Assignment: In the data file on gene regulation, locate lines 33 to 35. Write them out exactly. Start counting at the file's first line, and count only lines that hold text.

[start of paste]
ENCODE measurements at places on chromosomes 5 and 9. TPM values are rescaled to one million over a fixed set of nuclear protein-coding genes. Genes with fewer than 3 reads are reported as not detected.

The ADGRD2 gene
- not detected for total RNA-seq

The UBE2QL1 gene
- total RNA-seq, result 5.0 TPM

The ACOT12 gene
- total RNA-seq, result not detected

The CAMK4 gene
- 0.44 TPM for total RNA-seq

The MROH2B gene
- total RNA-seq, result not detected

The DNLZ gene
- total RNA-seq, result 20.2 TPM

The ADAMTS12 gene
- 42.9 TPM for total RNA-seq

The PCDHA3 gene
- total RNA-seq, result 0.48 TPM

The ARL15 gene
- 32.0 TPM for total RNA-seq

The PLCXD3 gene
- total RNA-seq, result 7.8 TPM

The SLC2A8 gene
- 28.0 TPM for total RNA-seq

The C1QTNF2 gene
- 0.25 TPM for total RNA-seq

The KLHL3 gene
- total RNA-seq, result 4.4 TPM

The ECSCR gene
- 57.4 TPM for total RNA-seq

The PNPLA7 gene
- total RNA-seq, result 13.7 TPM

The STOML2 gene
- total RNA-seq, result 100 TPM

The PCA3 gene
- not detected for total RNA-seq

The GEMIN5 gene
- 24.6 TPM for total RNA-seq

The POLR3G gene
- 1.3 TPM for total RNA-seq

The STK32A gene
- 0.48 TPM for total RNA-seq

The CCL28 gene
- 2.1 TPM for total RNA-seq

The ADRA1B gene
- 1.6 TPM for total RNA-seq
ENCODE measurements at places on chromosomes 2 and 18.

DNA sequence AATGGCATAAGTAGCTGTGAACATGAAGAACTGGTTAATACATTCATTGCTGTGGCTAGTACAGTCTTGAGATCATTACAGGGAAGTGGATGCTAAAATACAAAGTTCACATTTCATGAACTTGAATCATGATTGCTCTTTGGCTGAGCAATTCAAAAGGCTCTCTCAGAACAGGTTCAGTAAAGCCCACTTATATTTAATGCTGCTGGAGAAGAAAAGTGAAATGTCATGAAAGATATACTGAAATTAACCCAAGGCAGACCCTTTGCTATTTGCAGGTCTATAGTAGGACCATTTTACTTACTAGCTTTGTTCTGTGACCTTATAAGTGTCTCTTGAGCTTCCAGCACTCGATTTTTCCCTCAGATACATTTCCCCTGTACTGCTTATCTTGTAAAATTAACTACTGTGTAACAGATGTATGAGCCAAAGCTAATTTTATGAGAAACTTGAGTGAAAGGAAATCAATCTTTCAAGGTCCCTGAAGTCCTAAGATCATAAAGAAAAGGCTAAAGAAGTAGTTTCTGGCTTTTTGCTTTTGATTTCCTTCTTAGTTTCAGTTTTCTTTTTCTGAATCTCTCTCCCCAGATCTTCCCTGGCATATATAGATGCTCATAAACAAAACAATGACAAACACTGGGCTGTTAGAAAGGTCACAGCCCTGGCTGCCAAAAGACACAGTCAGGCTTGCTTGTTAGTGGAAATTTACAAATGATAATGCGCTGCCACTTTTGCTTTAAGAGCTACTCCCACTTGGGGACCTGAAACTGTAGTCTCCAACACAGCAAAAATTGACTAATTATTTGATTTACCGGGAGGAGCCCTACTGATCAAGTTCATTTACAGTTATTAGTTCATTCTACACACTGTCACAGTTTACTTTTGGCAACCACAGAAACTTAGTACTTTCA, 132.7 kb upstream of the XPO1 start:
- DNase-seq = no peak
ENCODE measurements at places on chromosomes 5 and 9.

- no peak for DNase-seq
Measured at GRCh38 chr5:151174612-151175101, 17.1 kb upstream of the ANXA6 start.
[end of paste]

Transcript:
- total RNA-seq, result 100 TPM

The PCA3 gene
- not detected for total RNA-seq